In fact, the ten-scrip reform has moved the co-op from a position where there was too little scrip and the amount was shrinking, to a position where there was just about the right amount of scrip but the amount was growing. After a while, it naturally followed there was too much scrip and more people wanted to go out than to sit.

What a shock.

So: it turns out that Krugman’s little money-printing solution was not the ideal solution after all. It ended up leading to inflation and excessive demand (for babysitting services). Who could have guessed?!

Krugman’s description of the co-op’s initial reaction is hilarious, and says so much about how government responds to economic problems.

Let’s remind ourselves what the problem was; too much supply (of babysitting services) and not enough demand. And look at what the co-op did to try to address this problem: “They tried to legislate recovery—passing a rule requiring each couple to go out at least twice a month.”

In other words, faced with low demand . . . they tried to pass a rule ordering demand to increase! You vill go out and consume der babysitting services!

I’m wiping tears from my eyes at how much this reminds me of government.

After listening to an episode of the Tom Woods podcast that briefly alluded to this, I spent a little time Googling some discussion, and (especially because this seems like a very simple problem to solve) I was very amused at some of the bizarre reactions. Here’s an Austrian economist who says we’re not talking about money at all, but barter. (Brian Doherty at seems to agree.) And this fellow thinks the problem was “consumer confidence” — and that the members of the co-op simply needed to be rational, put their heads together, and agree to stop hoarding scrip! And here’s a guy (at Forbes, no less! Forbes!) who says: Krugman is exactly right — and that Krugman’s amazing observational skills prove that Bitcoin is doomed. Doomed!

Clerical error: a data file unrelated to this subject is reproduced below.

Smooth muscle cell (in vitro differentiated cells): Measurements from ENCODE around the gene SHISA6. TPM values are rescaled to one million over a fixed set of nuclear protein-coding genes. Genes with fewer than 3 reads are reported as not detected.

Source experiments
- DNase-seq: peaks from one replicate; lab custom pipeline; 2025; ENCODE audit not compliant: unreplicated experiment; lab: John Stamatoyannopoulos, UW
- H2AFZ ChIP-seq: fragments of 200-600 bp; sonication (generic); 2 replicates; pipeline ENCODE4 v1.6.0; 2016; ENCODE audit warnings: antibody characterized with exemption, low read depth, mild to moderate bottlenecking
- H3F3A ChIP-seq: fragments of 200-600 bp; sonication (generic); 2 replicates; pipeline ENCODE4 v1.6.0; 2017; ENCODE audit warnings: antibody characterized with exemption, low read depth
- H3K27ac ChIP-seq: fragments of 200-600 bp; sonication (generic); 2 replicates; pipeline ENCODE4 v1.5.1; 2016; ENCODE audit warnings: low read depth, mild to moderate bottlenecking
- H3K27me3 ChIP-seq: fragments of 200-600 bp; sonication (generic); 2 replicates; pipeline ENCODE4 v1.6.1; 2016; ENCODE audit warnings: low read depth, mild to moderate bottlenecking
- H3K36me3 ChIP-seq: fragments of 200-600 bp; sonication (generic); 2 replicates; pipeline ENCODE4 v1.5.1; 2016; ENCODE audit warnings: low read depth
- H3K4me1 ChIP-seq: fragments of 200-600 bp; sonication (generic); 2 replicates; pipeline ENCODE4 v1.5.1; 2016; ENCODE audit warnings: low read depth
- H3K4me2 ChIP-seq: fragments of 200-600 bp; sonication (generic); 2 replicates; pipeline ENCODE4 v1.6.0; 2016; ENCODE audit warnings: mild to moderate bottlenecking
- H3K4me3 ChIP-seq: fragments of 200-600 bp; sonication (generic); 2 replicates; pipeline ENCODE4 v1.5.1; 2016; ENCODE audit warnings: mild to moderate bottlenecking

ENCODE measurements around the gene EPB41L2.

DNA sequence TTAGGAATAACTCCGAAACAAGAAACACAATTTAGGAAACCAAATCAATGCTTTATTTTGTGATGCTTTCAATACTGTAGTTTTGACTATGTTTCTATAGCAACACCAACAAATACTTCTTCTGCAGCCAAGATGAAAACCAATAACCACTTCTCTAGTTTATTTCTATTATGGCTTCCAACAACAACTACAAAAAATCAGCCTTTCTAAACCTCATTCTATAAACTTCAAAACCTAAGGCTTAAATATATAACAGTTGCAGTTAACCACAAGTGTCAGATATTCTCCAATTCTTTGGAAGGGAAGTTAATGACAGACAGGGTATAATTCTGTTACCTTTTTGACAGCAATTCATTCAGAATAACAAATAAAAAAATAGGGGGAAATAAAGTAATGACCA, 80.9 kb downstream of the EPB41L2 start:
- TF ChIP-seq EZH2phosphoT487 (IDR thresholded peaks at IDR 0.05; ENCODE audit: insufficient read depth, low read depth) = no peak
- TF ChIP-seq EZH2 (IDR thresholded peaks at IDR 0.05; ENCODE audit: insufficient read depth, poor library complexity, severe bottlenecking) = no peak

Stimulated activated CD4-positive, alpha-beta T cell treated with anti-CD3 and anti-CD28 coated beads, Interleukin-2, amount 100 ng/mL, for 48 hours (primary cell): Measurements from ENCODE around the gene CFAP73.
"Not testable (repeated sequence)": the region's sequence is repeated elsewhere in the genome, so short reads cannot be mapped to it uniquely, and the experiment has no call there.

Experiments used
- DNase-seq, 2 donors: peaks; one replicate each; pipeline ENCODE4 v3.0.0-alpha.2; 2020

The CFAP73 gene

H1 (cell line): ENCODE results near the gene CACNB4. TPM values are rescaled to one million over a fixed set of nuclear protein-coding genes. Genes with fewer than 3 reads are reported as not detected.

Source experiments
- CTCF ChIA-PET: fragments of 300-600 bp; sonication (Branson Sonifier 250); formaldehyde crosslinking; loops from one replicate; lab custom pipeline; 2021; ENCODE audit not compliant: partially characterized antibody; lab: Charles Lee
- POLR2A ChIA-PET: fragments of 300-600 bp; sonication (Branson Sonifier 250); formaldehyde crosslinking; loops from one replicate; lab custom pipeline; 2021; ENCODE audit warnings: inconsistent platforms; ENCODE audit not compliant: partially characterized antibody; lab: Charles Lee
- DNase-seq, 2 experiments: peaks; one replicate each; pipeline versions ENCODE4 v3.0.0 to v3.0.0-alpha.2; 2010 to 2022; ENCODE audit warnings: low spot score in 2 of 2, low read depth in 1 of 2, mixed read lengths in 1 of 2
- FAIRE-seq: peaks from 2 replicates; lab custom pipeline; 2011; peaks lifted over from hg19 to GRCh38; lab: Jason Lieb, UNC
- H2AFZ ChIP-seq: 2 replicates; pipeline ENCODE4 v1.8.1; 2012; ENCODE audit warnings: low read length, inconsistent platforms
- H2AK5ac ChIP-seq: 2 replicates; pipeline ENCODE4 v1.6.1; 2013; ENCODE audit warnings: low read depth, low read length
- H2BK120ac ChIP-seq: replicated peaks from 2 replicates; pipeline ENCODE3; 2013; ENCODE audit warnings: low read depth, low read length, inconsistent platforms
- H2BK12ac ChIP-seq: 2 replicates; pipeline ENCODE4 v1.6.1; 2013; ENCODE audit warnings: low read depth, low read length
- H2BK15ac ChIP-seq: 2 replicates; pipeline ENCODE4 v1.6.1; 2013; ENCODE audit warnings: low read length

Oh. My. God. Is this really that difficult, folks? Really?

Again: let me remind you what the problem was: too much supply and not enough demand.

Can you imagine a possible solution to this incredibly difficult conundrum?

Please leave your suggestion below in the comments before reading the extended entry — which you can read from the main page by clicking “more.”



Hillary Clinton: Scandal Plagued

Filed under: General — Dana @ 6:11 pm

[guest post by Dana]

Poor Hillary! Girlfriend just wants to announce her presidential campaign, but between the pesky issues of all things Benghazi, an email scandal that won’t go away, a Nigerian donor, an Iranian government front group , a cronyism scandal involving her brother and others and a sharply declining favorability rating, she has felt compelled to delay the announcement.

Now this:

Hillary Clinton wiped “clean” the private server housing emails from her tenure as secretary of state, the chairman of the House committee investigating the 2012 terrorist attacks in Benghazi said Friday.